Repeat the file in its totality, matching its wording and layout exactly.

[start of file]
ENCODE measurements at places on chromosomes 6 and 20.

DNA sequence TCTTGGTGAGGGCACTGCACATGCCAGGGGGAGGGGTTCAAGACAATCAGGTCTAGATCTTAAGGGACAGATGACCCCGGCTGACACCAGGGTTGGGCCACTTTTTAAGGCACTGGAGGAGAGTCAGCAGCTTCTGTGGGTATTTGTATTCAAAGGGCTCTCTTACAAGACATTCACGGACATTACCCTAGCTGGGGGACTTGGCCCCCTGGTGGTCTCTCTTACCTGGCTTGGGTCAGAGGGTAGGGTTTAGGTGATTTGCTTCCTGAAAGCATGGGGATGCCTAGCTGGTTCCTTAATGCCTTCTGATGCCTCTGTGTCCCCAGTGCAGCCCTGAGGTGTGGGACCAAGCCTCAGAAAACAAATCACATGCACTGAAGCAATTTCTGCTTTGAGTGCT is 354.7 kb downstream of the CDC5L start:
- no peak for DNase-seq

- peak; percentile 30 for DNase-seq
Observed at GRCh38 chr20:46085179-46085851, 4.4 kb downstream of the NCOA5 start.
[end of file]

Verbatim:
ENCODE measurements at places on chromosomes 6 and 20.

DNA sequence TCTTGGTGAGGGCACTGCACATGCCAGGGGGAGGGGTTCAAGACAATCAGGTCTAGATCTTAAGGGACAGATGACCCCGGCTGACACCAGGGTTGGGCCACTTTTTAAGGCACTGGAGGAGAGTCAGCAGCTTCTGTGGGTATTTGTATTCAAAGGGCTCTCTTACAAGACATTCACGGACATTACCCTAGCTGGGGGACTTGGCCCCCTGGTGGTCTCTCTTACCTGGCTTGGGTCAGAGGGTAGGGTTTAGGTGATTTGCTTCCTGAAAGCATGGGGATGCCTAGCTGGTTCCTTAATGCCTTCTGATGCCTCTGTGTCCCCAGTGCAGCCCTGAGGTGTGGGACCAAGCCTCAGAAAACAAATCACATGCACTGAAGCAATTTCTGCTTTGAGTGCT is 354.7 kb downstream of the CDC5L start:
- no peak for DNase-seq

- peak; percentile 30 for DNase-seq
Observed at GRCh38 chr20:46085179-46085851, 4.4 kb downstream of the NCOA5 start.